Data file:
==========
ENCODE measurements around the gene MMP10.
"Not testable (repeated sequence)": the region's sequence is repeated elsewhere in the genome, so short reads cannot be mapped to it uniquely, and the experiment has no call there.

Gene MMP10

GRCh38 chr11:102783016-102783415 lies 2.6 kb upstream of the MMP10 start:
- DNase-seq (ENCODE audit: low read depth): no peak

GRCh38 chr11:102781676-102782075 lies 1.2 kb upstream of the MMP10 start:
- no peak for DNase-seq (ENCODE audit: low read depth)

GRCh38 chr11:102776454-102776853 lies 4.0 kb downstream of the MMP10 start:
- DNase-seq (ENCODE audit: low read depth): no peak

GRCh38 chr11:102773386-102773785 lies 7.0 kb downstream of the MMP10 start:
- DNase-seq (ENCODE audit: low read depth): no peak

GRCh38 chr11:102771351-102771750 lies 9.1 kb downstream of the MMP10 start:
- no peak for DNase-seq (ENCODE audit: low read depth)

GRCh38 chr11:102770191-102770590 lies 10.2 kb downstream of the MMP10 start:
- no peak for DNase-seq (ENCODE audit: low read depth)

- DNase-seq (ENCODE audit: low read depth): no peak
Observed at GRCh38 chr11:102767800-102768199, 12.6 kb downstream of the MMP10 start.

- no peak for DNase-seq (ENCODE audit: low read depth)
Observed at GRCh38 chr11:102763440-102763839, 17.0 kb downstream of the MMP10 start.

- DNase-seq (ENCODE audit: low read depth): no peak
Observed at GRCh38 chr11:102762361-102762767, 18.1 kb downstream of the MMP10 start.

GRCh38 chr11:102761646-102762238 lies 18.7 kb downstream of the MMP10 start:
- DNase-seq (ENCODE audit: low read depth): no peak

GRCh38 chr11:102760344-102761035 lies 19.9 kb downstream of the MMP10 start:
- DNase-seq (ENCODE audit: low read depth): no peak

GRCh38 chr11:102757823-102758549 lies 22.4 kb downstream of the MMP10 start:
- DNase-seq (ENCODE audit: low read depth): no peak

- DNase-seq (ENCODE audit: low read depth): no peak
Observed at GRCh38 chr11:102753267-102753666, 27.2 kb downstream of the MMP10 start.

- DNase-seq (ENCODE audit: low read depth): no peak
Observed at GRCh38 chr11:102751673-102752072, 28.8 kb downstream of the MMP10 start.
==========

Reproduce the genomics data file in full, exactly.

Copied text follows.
ENCODE measurements around the gene MMP10.
"Not testable (repeated sequence)": the region's sequence is repeated elsewhere in the genome, so short reads cannot be mapped to it uniquely, and the experiment has no call there.

Gene MMP10

GRCh38 chr11:102783016-102783415 lies 2.6 kb upstream of the MMP10 start:
- DNase-seq (ENCODE audit: low read depth): no peak

GRCh38 chr11:102781676-102782075 lies 1.2 kb upstream of the MMP10 start:
- no peak for DNase-seq (ENCODE audit: low read depth)

GRCh38 chr11:102776454-102776853 lies 4.0 kb downstream of the MMP10 start:
- DNase-seq (ENCODE audit: low read depth): no peak

GRCh38 chr11:102773386-102773785 lies 7.0 kb downstream of the MMP10 start:
- DNase-seq (ENCODE audit: low read depth): no peak

GRCh38 chr11:102771351-102771750 lies 9.1 kb downstream of the MMP10 start:
- no peak for DNase-seq (ENCODE audit: low read depth)

GRCh38 chr11:102770191-102770590 lies 10.2 kb downstream of the MMP10 start:
- no peak for DNase-seq (ENCODE audit: low read depth)

- DNase-seq (ENCODE audit: low read depth): no peak
Observed at GRCh38 chr11:102767800-102768199, 12.6 kb downstream of the MMP10 start.

- no peak for DNase-seq (ENCODE audit: low read depth)
Observed at GRCh38 chr11:102763440-102763839, 17.0 kb downstream of the MMP10 start.

- DNase-seq (ENCODE audit: low read depth): no peak
Observed at GRCh38 chr11:102762361-102762767, 18.1 kb downstream of the MMP10 start.

GRCh38 chr11:102761646-102762238 lies 18.7 kb downstream of the MMP10 start:
- DNase-seq (ENCODE audit: low read depth): no peak

GRCh38 chr11:102760344-102761035 lies 19.9 kb downstream of the MMP10 start:
- DNase-seq (ENCODE audit: low read depth): no peak

GRCh38 chr11:102757823-102758549 lies 22.4 kb downstream of the MMP10 start:
- DNase-seq (ENCODE audit: low read depth): no peak

- DNase-seq (ENCODE audit: low read depth): no peak
Observed at GRCh38 chr11:102753267-102753666, 27.2 kb downstream of the MMP10 start.

- DNase-seq (ENCODE audit: low read depth): no peak
Observed at GRCh38 chr11:102751673-102752072, 28.8 kb downstream of the MMP10 start.